Man Without a Country

V. S. Naipaul and the artistic rewards of statelessness
Abbas /Magnum Photos

From time to time I fantasize about commissioning nonfiction books. Two writers—no others—figure in these fantasies: Janet Malcolm and V. S. Naipaul. Currently I dream of sending Naipaul to Ireland. From the tearoom at the Shelbourne Hotel in Dublin (in Room 112 of which, he wryly reminds us, the Irish constitution was allegedly drafted), he extracts from a series of interlocutors detailed, thoughtful life stories illuminative of the condition of Ireland, currently in its post-post-colonial Shit Creek period. Propelled by his abnormal curiosity and diligence into various outings (I see Belfast, Roger Casement’s grave, the ruins of Clonmacnoise), overcoming the difficulties created by his advanced age, Naipaul hyper-notices random mundane stuff (a new road, an unsatisfactory sandwich) and productively examines local newspapers, all of which results in a picture of the Irish national malaise that, in its subtle grasp of lingering primitivities, its alertness to suffering and self-deception, and its firm overruling of local sensitivities, religious ones especially, knocks into a cocked hat Tocqueville’s Journey to Ireland (1835) and Böll’s Irish Journal (1957). If you’re going to fantasize, fantasize.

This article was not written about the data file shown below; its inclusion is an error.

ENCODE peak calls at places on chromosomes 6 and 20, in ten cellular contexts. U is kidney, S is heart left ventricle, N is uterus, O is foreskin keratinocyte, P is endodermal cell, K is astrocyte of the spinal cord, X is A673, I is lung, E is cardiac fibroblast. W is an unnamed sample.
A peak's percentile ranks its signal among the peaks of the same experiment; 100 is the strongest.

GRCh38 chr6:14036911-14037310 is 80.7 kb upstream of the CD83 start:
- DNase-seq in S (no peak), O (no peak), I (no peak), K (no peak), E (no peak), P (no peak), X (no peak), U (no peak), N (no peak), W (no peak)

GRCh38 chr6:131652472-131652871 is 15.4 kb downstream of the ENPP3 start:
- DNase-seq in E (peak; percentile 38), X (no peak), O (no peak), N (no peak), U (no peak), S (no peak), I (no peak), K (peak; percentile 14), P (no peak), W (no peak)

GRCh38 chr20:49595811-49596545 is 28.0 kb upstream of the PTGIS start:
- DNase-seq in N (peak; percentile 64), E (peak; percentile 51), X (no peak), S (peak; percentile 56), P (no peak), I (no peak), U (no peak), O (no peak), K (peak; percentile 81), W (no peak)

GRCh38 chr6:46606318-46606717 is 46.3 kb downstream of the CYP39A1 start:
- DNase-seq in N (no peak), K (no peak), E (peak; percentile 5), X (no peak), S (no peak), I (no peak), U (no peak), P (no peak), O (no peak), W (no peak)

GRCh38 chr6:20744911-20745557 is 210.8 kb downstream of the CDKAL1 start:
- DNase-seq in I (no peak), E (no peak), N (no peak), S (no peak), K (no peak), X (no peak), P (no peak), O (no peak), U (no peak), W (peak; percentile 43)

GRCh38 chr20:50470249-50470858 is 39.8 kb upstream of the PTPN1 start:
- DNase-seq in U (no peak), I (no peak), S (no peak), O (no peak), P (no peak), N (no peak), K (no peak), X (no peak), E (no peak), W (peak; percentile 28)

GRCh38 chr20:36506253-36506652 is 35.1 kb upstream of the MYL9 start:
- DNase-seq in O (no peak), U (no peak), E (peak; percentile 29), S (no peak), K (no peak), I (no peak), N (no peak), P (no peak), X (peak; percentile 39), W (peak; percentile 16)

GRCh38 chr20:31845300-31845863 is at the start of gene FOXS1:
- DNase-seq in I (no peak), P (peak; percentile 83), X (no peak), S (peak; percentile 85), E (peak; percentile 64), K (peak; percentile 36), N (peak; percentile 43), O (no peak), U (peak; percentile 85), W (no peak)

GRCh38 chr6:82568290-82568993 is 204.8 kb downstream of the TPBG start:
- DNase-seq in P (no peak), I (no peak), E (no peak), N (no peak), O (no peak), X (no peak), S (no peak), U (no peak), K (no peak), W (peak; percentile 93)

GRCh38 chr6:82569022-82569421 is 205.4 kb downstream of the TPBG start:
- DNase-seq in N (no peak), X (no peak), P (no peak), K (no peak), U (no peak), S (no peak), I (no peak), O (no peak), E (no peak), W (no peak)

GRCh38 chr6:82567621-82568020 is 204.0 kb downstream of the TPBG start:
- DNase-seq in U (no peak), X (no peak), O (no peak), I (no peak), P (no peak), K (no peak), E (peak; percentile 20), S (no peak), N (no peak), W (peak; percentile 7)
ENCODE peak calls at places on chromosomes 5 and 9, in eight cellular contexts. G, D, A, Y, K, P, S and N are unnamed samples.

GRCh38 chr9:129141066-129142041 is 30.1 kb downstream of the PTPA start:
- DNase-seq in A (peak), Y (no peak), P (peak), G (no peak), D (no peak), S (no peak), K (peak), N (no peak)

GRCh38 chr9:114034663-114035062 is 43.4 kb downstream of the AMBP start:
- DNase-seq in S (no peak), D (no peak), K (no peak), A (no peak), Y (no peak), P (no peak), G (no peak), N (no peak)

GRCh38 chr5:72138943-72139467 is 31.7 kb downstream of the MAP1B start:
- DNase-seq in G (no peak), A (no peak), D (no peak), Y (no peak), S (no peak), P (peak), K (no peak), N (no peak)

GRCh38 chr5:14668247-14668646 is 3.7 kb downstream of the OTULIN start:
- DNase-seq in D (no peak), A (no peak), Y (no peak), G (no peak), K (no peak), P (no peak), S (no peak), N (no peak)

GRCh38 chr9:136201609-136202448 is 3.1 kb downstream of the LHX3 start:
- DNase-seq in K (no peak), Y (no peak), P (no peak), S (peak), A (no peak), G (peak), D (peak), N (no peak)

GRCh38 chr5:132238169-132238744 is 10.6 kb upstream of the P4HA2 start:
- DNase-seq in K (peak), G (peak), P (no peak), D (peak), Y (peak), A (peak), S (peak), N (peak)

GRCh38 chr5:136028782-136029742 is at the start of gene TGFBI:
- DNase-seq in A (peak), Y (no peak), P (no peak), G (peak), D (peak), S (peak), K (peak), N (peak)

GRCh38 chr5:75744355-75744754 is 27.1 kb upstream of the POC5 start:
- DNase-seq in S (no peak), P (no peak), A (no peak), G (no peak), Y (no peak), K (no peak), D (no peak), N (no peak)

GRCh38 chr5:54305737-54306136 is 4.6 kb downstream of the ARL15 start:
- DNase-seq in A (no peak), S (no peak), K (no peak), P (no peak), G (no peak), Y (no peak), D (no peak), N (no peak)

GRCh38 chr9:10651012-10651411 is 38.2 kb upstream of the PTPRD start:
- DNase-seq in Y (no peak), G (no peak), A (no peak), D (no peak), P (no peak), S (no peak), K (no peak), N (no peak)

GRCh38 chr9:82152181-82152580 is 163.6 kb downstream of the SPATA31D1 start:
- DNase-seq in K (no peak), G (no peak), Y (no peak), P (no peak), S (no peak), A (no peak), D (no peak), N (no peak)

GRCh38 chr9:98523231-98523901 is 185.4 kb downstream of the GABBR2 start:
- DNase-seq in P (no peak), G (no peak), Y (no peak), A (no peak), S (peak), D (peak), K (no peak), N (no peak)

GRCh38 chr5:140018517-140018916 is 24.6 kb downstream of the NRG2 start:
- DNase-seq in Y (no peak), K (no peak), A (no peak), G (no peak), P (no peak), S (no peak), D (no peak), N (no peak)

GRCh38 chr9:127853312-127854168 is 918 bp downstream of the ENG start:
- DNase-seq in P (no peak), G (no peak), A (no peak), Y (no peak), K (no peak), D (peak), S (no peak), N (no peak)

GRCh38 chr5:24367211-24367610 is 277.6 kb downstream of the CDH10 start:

Perhaps the most basic wishful element of this scenario is that Naipaul still has it in him to travel. Last year saw the publication of The Masque of Africa: Glimpses of African Belief and the statement by Naipaul to the effect that he is too physically frail to write another book involving travel (the book comes out in paperback next month). It would seem that, unfortunately, a complete panorama of his wanderings is now available. What exactly has he been up to? I confess that one purpose of my Irish fantasy is to get a clearer sense of this. I know something about Ireland; I know very little about Pakistan, India, Iran, Malaysia, Indonesia, Mauritius, Argentina, or most of the other places from which, for half a century, he has brought us his distinctive version of news. I don’t for a moment suspect Naipaul of the surreptitious if ultimately valuable falsifications committed by Bruce Chatwin and Ryzsard Kapuscinski. But readers of travel literature have always been in a relatively weak position. They have few means of verifying what is offered by the traveler, who as a consequence is a kind of trustee of his truth.